By far the #1 marketing tool for selling real estate is the MLS database.  When a property is input into the MLS, typically by the listing agent or an assistant, some data such as property characteristics are auto-populated into the MLS from public records. The rest is input by the agent. One of the most important bits of info input by the listing agent is the Area the property is located in. The local MLS/Board of Realtors divided up the southland into hundreds of geographical Areas and provided numbers and acronyms for each area. Example, Hollywood Riviera is 128, Malaga Cove is 163, South Carson is 139, etc.  There are drop-down lists, maps and other tools that make it pretty simple for the agent to pick the correct Area.  If the agent picks the wrong area then the listing won’t show up in the MLS search results for the right area. That’s a colossal blunder because when agents search the MLS for listings to show their buyers they almost always select one or more Areas as a search parameter. If the listing doesn’t show up in the search results then the huge majority of the Realtors that might have a buyer for that listing won’t know about it and showings will be greatly reduced. Exposure to the market is everything in getting the best price for a property so if the exposure isn’t there the seller loses.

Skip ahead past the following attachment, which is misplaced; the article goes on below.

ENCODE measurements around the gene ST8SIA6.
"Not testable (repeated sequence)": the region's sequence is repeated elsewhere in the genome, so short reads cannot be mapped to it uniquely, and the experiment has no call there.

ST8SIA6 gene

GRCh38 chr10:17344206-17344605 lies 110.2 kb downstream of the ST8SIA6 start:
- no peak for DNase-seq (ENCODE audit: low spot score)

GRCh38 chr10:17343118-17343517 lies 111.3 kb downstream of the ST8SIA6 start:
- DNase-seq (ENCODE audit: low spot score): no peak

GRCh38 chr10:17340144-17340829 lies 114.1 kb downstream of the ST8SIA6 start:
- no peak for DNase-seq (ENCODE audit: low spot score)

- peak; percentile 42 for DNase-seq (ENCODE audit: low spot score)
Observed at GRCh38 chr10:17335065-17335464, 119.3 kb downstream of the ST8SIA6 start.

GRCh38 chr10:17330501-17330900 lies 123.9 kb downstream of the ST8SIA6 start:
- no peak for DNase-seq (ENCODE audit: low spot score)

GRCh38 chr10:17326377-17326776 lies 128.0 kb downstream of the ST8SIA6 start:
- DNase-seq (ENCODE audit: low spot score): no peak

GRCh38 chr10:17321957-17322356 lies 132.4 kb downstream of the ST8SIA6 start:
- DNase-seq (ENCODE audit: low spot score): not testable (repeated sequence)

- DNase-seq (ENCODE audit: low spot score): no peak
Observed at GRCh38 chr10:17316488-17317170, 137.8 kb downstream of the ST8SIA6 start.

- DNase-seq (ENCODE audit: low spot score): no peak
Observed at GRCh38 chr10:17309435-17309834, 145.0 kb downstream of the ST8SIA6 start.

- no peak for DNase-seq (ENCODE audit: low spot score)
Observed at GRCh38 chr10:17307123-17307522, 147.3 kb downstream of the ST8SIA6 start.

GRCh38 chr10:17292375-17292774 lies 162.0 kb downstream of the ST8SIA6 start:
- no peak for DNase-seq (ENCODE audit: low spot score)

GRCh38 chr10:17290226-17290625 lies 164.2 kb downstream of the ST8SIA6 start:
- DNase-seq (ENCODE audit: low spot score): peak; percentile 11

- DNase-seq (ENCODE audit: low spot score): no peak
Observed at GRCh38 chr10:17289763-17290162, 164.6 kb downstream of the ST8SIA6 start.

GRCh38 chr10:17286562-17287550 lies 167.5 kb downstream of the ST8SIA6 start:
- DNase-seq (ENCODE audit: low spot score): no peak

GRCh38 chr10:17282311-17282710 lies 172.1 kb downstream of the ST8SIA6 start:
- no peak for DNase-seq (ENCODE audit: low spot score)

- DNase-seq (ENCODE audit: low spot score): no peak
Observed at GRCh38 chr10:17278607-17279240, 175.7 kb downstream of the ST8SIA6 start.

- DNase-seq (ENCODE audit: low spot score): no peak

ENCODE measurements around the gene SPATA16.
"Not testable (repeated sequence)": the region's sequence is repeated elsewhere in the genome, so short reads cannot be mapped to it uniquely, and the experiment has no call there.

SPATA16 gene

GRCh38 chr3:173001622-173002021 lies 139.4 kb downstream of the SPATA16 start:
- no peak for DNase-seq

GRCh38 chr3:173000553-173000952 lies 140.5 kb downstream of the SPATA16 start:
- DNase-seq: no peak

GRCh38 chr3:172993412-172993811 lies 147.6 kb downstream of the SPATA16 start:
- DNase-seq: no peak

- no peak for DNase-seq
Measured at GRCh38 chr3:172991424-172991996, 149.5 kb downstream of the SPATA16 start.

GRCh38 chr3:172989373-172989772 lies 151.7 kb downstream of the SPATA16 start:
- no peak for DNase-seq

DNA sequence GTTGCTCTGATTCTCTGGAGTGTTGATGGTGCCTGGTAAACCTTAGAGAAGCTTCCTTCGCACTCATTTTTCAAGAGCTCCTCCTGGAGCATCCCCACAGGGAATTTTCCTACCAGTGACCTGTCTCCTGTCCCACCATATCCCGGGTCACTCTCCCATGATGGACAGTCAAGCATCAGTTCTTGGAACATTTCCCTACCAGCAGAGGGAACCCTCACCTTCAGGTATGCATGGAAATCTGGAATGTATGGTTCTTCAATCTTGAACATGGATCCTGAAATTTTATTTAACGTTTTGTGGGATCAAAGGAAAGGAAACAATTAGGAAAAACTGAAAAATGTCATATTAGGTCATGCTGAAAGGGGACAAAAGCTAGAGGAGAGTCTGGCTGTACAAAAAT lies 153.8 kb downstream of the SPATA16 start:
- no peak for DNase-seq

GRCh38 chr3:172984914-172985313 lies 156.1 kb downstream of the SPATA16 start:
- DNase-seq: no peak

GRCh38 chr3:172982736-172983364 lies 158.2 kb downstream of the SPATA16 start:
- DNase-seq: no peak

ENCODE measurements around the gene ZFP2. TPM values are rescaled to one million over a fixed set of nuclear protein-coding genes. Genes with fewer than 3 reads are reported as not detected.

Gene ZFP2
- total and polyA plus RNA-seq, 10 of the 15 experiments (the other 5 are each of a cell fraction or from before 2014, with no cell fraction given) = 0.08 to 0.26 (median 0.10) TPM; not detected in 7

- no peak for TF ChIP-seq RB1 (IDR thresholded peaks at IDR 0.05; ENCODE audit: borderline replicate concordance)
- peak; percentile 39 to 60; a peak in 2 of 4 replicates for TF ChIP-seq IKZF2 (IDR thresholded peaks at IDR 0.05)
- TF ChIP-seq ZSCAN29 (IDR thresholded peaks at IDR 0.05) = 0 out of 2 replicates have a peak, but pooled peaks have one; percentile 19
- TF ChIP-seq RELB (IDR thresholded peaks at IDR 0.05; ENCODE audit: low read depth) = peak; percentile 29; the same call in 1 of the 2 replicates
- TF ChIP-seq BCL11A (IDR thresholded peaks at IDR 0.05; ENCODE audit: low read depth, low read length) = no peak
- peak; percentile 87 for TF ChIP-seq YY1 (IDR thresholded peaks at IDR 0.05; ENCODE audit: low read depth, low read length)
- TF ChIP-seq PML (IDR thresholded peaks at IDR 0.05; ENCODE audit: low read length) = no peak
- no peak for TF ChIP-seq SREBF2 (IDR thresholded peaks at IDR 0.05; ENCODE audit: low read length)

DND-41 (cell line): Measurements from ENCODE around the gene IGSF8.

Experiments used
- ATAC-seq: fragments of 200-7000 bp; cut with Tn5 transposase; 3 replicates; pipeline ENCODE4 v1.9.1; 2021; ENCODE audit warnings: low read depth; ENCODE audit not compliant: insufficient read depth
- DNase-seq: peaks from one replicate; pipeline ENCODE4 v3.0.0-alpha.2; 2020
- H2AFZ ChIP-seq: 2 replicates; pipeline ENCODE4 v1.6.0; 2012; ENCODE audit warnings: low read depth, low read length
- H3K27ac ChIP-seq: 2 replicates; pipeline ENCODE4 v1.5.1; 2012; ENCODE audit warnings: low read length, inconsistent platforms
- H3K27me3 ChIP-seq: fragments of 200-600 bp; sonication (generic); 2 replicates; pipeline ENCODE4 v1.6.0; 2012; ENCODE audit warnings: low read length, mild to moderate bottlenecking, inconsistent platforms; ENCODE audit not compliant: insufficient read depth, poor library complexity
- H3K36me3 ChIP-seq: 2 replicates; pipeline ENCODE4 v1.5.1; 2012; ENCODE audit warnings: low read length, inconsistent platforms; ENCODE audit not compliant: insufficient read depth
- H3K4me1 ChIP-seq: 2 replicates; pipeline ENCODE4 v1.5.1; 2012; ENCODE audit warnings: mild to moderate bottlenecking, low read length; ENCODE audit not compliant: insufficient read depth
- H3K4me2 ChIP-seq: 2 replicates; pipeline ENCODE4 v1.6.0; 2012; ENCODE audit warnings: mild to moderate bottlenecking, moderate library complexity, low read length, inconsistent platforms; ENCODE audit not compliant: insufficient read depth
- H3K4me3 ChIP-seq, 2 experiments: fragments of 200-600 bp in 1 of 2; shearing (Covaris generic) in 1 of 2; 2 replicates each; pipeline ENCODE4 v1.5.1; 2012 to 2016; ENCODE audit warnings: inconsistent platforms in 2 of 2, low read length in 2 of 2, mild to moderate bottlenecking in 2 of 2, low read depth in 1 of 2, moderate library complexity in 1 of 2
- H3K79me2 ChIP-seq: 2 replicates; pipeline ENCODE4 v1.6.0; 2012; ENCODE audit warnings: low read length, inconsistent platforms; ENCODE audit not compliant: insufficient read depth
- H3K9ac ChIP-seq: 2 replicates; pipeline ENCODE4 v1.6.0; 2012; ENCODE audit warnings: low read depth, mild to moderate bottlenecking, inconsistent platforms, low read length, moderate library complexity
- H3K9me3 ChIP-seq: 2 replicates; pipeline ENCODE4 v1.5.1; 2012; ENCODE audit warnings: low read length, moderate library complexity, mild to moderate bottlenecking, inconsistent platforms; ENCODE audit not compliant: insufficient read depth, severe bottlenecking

Here’s where Area 699 comes in.  Area 699 is tagged as “Not Defined”, meaning is has no geographic equivalent. While 699 served a purpose years ago when listings were reciprocated with other MLS’s, now it’s mostly where listings go to disappear. There are probably three reasons why an agent would list a property in 699.  First would be if there’s no geographical equivalent in our MLS. That’s usually only the case when one lists a property far outside its home MLS area, like if I listed something in San Rafael (400 miles north of me), which would be a huge disservice to my seller if I were to actually do that.  Second reason would be the agent might be a newby and simply didn’t know how to find the correct area for the property, still a bad mistake.  The third and far more egregious reason, and probably the most likely reason, would be that the listing agent simply doesn’t want the listing exposed to other agents because he or she wants to sell it himself so he won’t have to split the commission with another agent. Therefore he or she intentionally chooses to bury the listing in the wrong part of the MLS so it’s undiscoverable by the tens of thousands of other agents that use the MLS. Needless to say, that lack of exposure to what is the largest source of buyers will ensure the seller doesn’t get full exposure to the market and therefore most likely won’t get the best price for their property.

Area 699 listings are relatively few in the more sophisticated markets.  Of the 970 properties listed this past August south of the 105 and west of the 710, only 53 were in 699. That’s about 5.5%. Not bad I guess, but still totally inexcusable and very unfortunate for those sellers. Hopefully this post will help educate people of one more thing to keep an eye out for when they decide to list.

If you’re thinking of selling please contact me for a free consultation. I have 30 years of real estate sales sales and marketing experience and would love to show you how I can be of value to you when you decide to sell.

 

 

Photo cred: By User:Alain r (Own work) [CC BY-SA 2.5 (https://creativecommons.org/licenses/by-sa/2.5)], via Wikimedia Commons

This content is not the product of the National Association of REALTORS®, and may not reflect NAR's viewpoint or position on these topics and NAR does not verify the accuracy of the content.